By Naysun Alae-Carew, Producer
I get asked this question a lot. On the face of it, a Scottish zombie Christmas musical as your very first project as a producer does seem like a reasonably silly thing to attempt. Making films is notoriously difficult at the best of times, and when you add in zombie prosthetics, practical effects, songs, choreography, action and bloody Christmas decorations, things start to look a little overwhelming, especially on an indie budget.
And the odds of making the film good let alone simply coherent are slim, even if your script, cast and crew are world-class – which they were.
I had deeply personal reasons for getting this film made, and Alan McDonald has already covered them in his own post better than I ever could [see Anna in the Park], so I’ll just say I hope we’ve done Ryan proud.
But aside from that, Anna and the Apocalypse has always made sense to me as a project despite the prevailing wisdom. First, regardless of the absurdist form in which it’s presented, the story is about the violent and dysfunctional world that’s being left for the next generation. Our society increasingly glorifies a kind of inward-looking hyper-individualism, but the problems we’re kicking down the line require collective and selfless action to solve. For me, Anna and her friends represent the best of what humanity is capable of when faced with disaster. Not to mention, in our current climate of civil discourse it was especially important that our hero was a young, strong woman.
The second reason is pure business. The film market is more crowded with content every year, and success is as much about being in the right place at the right time with the right project than it is about talent. With enough time and enough money, that success gets more likely, but we only had enough for one shot. It had to work first time.
Faced with that challenge, the only course of action was to make something that 1) was good, and 2) would stand-out in an unforgiving and saturated market. I was also determined to make it Scottish, although representing the kind of everyday, international Scotland I grew up in rather than the one you tend to see on screen. That’s not the most commercially-minded decision, but it does help people remember you. That makes me doubly proud that the UK premiere will be at EIFF in front of a home audience; I can’t wait to see what a Scottish audience makes of it.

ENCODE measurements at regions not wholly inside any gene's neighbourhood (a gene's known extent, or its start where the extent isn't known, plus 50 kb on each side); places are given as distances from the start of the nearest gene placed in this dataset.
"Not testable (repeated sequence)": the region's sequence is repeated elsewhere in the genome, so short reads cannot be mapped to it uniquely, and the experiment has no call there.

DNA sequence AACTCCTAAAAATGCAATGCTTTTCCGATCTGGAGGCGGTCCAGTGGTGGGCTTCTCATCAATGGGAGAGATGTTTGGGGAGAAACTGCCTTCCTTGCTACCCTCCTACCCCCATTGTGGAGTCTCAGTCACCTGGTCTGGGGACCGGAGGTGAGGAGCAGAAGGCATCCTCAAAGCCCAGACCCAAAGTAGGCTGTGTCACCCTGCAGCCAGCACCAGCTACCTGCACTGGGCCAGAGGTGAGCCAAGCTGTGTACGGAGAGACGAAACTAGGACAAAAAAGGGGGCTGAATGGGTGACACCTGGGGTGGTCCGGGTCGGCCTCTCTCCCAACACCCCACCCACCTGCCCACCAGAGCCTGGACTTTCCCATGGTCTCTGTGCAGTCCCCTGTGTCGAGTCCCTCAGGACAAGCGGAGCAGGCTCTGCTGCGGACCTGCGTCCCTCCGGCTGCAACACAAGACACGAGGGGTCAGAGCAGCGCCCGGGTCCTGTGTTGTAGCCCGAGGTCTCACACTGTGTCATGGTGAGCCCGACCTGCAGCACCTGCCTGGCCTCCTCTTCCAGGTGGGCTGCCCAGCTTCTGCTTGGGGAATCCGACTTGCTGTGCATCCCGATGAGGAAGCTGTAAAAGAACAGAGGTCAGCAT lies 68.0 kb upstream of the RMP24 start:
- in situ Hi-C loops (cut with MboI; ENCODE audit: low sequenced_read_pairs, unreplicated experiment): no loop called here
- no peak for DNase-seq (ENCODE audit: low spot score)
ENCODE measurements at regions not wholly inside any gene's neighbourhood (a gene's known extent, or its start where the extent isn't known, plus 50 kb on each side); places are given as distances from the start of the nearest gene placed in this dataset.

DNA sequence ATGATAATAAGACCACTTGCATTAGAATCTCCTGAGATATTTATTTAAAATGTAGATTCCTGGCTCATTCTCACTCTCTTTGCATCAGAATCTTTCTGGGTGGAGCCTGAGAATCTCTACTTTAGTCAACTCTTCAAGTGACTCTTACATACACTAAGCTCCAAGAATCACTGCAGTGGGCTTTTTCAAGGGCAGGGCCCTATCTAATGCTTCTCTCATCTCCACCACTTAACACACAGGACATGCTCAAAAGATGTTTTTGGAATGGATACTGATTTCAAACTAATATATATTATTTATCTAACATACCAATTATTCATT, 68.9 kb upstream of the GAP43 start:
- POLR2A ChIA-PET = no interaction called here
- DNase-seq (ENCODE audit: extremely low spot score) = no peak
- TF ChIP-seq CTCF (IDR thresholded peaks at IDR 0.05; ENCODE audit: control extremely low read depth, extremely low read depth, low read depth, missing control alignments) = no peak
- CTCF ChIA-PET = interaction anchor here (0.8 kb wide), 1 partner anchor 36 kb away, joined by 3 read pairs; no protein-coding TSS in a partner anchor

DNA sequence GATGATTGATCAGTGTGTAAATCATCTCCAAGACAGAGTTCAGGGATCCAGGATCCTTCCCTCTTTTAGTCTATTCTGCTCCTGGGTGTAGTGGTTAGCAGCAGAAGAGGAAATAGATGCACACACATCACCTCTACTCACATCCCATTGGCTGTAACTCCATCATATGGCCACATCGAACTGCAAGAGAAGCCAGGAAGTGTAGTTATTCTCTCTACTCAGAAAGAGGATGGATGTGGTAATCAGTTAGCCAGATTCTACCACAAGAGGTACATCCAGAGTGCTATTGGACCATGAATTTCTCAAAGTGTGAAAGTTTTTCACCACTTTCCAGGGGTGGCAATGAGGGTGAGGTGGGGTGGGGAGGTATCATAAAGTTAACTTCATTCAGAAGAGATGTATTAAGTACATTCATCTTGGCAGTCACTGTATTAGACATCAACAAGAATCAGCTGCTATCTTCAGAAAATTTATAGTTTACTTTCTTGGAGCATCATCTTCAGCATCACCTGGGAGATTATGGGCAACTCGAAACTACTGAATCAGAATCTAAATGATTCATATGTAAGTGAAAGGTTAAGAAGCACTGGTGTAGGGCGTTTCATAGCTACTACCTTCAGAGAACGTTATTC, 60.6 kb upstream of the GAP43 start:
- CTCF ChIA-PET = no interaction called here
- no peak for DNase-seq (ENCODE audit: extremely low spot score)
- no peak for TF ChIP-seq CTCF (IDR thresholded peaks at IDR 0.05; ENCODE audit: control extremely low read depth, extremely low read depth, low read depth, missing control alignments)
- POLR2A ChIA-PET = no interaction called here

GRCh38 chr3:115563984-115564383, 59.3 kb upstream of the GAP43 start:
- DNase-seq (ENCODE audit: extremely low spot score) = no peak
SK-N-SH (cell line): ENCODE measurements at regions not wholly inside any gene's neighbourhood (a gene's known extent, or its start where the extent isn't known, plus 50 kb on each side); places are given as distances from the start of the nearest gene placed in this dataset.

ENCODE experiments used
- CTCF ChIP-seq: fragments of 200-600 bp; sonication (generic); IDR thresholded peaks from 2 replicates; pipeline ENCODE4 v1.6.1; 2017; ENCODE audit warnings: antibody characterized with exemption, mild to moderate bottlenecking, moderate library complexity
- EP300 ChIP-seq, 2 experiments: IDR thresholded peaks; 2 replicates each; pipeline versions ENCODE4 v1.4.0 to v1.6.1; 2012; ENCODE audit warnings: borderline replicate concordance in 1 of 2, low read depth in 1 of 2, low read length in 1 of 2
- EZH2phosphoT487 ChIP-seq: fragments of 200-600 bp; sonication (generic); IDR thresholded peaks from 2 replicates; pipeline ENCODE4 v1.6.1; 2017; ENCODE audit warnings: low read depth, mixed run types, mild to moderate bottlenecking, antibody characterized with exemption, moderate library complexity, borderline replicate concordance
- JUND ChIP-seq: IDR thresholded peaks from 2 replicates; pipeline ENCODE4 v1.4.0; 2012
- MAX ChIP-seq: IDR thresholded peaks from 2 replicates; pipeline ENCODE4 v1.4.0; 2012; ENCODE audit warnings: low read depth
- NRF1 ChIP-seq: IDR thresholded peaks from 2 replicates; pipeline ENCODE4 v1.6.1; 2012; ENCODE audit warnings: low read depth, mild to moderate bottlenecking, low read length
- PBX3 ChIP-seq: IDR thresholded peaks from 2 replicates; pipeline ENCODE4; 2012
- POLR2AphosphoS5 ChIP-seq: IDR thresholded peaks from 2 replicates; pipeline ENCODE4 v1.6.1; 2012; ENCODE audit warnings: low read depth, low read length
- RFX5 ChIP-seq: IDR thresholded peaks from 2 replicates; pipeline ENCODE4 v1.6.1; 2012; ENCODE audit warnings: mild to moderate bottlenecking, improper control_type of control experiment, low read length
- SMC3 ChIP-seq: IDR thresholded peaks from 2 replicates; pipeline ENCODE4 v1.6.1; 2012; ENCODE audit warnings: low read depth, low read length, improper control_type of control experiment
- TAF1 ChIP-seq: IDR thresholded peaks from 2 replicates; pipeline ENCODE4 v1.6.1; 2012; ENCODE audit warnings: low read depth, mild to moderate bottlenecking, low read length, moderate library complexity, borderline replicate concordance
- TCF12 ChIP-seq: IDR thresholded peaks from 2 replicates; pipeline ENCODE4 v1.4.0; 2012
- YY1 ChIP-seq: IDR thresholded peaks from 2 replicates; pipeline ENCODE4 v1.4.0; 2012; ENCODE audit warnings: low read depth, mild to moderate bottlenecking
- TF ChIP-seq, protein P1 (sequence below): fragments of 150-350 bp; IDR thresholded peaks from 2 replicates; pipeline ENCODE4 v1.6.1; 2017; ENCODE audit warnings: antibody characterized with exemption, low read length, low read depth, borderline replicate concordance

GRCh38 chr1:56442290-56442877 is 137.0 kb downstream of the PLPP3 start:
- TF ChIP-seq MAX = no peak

The thing about a Scottish zombie Christmas musical is that even when people think it’s may be a stupid idea, people remember it, and that’s 99% of the battle won. That little bit of intrigue is all you need for the chance to prove them wrong. And when people start to whisper (or tweet) that it’s actually good, that the soundtrack is interminably catchy, and that it’ll make you cry and laugh and leave the cinema a bit more hopeful than you entered it… then the sceptics who only remember the silly log- or by-line decide they want to see what all the fuss is about. from there it’s a short hop, skip and a jump to theatrical distribution across the globe.
I’ve been told that the sheer ambition of trying to do this as your first film must speak of a kind of naivety but for me the choice was binary – either make Anna and the Apocalypse and succeed, or make something generic and find a day job. There was no question which option to choose. The bottom line is we needed to prove what we could do to everyone, and I had no interest in taking my time with it. Picking one of the hardest logistical and creative projects we could come up with seemed like a decent way to do it.
Don’t get me wrong, the making it good bit was hard and only possible because there was a huge number of people at home and around the world who believed in the project as much as I did. There’s so many more people who deserve to be mentioned by name, but in the interests of making this relevant to a wider audience – just know that it was an army of dedicated women and men who got this film over the line.
Beyond those main reasons, another one has surfaced over time. I, like Blazing Griffin as a whole, really want to craft worlds. That means telling stories that are bigger than any one medium and have their own life well after the first format – in Anna’s case the film – ends. It’s what I grew up with – where the story is larger than any single plotline. Because of the kind of story and genre it is, Anna and the Apocalypse can very naturally exist as a soundtrack, a book, video game, stage show, graphic novel, TV series or any number of other forms. And it will. We’re just at the start of what Anna’s world can hold and that is an incredibly exciting prospect.
So why make a Scottish Zombie Christmas Musical as your first film? The brief answer: 1) For Ryan, 2) to tell a story I care about, and 3) why be like everyone else?